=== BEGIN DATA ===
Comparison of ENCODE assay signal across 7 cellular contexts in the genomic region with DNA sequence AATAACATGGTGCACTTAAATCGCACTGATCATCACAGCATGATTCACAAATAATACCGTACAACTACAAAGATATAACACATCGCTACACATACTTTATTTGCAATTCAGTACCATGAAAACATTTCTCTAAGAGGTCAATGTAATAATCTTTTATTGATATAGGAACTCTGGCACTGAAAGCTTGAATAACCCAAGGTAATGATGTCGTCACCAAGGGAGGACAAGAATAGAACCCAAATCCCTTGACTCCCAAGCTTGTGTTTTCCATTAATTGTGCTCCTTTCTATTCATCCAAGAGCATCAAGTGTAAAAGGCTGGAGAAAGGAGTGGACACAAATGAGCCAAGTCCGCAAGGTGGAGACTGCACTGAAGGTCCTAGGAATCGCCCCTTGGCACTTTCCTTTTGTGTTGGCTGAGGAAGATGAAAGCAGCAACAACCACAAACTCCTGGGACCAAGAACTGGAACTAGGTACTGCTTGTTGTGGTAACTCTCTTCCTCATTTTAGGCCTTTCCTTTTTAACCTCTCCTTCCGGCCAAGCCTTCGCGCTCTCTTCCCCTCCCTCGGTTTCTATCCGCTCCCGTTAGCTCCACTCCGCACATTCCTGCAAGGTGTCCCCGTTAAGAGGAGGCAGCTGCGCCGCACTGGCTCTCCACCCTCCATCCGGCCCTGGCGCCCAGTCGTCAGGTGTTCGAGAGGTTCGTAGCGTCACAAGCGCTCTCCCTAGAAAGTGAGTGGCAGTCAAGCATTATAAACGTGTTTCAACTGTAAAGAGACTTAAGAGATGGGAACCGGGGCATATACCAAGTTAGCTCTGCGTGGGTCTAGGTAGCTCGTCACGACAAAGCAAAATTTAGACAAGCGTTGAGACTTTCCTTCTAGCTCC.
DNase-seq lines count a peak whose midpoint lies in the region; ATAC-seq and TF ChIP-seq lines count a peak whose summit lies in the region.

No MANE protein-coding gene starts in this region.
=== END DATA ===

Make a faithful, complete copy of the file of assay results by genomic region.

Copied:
Comparison of ENCODE assay signal across 7 cellular contexts in the genomic region with DNA sequence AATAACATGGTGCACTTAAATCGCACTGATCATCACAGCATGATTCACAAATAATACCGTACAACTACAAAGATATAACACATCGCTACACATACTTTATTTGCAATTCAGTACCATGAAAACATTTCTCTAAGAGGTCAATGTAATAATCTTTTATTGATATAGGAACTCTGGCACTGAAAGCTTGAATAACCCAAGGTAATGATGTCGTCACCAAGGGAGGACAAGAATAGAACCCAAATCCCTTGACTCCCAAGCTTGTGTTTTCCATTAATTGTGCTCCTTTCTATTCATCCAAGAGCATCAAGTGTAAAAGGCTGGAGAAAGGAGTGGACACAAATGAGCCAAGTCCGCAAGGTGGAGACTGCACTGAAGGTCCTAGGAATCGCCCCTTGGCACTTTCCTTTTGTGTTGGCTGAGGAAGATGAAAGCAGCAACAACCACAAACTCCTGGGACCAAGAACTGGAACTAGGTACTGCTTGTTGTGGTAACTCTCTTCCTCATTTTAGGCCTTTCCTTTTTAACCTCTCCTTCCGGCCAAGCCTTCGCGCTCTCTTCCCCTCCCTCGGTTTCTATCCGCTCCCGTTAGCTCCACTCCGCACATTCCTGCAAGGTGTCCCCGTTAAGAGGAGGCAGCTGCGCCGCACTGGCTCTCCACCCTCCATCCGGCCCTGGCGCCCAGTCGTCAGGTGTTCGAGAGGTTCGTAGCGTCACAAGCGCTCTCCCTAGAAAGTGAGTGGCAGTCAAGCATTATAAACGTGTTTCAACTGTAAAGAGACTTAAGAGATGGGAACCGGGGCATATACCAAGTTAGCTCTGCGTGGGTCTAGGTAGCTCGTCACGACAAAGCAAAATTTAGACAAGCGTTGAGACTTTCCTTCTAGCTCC.
DNase-seq lines count a peak whose midpoint lies in the region; ATAC-seq and TF ChIP-seq lines count a peak whose summit lies in the region.

No MANE protein-coding gene starts in this region.